The Composite Loop.

fyshstykr

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The composite loop is a technique that's new to me, I honestly don't know if it's a new method, or if it's been around for a while.

Since it's that time of year that many Steelheaders are restocking their boxes, I thought I'd post this in the hope that perhaps it'll give us all some new ideas to try. If you've watched the original 'Skagit master' DVD you'll recognize Jerry French.

It's a rather long video, but hey, why not watch the whole thing. Go get a fresh cup of coffee, or maybe a couple drams of a good single malt and sit back and enjoy. *If you just can't sit that long....the part describing the 'composite loop' itself starts around the 6 minute mark.

How to Tie Jerry French’s Skinny Hoh Fly | | Hatches Fly Tying Magazine

Here's a link with more info and videos.
Home | OPST
 

honyuk96

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I admire innovation in fly tying but watching Jerry tie is just a little too slow for me. Have you tried one of these fancy dubbing loops ?
 

fyshstykr

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I haven't tried the composite loop yet, it'll happen soon.

It's funny/ironic that you mention that "Jerry's tying is too slow." Slowing down while tying is something that I'll be doing once I sit at the vise again. Trying to tie with too much speed is one of the things that pushed me away from tying for a very long time. I used to see all these guys just blasting through flies and their quality was pretty good, so I thought I had to be able to do the same....I couldn't, and it took the joy out of tying for me, because I'm a perfectionist. I decided that I s*cked at tying and just stopped, add to this the thought that I think quite possibly the standard stuff bores me. Now, I think that tying traditional Salmon flies, Steelhead patterns, and possibly tube flies might just add enough spice for me to sit down and tie again....slowly.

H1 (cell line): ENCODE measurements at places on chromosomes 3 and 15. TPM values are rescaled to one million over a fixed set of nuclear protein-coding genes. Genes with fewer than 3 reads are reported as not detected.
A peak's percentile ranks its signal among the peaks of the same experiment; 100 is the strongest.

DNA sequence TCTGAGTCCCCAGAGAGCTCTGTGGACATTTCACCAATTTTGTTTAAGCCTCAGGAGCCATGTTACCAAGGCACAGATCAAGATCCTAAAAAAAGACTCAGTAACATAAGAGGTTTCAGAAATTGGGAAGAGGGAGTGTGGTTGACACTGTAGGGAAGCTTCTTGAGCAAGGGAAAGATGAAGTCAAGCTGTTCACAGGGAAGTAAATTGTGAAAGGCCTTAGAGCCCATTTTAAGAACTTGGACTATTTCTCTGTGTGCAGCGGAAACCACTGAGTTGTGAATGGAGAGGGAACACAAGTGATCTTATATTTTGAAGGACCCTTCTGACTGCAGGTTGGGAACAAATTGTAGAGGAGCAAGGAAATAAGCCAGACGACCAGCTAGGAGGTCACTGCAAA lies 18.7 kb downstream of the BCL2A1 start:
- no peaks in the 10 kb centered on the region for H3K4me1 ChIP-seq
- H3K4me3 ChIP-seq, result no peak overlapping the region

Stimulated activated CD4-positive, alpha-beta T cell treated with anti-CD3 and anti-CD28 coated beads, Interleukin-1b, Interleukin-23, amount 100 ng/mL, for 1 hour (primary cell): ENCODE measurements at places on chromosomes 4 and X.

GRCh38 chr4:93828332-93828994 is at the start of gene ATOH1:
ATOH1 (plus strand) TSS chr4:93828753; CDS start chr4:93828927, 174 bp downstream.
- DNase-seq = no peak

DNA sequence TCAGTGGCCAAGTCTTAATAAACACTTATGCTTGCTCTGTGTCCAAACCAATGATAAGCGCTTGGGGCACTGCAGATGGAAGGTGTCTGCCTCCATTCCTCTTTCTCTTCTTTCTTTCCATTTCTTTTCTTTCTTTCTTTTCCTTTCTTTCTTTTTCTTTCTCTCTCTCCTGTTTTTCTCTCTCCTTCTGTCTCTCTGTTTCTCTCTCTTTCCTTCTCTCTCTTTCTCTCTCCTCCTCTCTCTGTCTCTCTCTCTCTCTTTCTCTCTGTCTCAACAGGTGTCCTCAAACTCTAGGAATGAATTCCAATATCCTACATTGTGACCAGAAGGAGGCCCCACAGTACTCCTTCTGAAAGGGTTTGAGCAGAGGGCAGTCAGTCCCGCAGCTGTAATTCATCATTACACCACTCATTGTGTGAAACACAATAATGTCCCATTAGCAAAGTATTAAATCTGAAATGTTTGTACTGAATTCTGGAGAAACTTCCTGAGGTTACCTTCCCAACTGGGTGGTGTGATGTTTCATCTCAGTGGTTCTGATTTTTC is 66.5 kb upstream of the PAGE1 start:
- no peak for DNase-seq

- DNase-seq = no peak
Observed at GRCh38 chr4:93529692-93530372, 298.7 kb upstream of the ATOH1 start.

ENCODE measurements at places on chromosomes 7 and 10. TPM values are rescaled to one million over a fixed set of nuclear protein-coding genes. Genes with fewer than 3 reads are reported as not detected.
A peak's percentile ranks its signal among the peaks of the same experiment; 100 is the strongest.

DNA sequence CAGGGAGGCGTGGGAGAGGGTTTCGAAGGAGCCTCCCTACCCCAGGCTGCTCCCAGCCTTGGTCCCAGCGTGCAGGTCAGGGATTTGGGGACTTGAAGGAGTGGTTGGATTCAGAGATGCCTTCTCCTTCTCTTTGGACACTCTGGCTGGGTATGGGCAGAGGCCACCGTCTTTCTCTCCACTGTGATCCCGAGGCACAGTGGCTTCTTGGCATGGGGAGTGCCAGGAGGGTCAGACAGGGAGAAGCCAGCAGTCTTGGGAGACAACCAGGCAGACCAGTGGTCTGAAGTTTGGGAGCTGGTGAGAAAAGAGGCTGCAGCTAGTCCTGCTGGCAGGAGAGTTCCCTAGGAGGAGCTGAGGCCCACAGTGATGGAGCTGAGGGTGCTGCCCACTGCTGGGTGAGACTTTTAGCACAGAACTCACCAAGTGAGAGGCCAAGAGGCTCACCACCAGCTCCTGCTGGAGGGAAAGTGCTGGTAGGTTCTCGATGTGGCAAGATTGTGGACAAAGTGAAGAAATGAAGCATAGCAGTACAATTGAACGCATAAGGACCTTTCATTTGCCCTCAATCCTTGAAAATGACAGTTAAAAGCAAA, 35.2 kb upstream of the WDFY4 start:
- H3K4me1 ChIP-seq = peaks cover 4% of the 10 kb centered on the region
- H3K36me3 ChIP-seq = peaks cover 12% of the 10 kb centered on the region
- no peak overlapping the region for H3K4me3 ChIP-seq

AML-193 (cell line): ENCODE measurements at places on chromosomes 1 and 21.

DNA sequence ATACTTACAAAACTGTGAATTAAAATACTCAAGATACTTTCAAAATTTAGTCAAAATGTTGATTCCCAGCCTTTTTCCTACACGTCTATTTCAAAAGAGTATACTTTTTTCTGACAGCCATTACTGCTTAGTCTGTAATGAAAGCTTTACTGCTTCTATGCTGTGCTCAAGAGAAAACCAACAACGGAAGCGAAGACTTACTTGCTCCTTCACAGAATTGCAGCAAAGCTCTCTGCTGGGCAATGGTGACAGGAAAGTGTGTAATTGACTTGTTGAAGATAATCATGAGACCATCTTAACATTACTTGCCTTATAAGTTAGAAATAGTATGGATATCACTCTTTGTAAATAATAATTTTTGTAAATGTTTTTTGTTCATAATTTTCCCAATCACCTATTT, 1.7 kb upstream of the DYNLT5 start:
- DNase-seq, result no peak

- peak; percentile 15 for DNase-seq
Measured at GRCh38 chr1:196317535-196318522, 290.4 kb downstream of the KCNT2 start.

Ard

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I do it John and will be doing a couple mini intruders to include in the set we're giving away on the Keepemwet thread. The transition to looping materials other than opossum and bunny mask was easier than you would think. I actually had to break down and buy a dubbing loop spinner recently and it makes things go pretty slick.

As for the pre-made dubbing brushes I haven't used those although I darn near bought a rack to make them with last winter. Then I began tying sparser flies and let go of that idea.
 

fyshstykr

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I have a few dubbing loop tools in the drawer, infact I bought a new one that'll spin much faster with the use of ball bearings. What interested me about the "composite loop" was the use of multiple materials laid sparsely in the loop over the top of one another creating an interesting effect in the finished fly. Can't wait to see your flies.:)
 

honyuk96

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It certainly does have a neat effect if you have the patience for it. I'm glad you have come back to fly tying (fyshtykr) just goes to show different strokes for different folks.
 

Ard

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Oh yeah, you can stack whatever you want into the loop. I've done it with lots of different fibers but I don't photograph every fly............ I'll take pictures as I make this batch.
 

mridenour

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I use dubbing loops and kind of just mixed materials together in it for fun. Fly Tyer's Dungeon sell dubbings that are premixed with different textures and colors and even some rubber legs to give unique effects.
 

Ard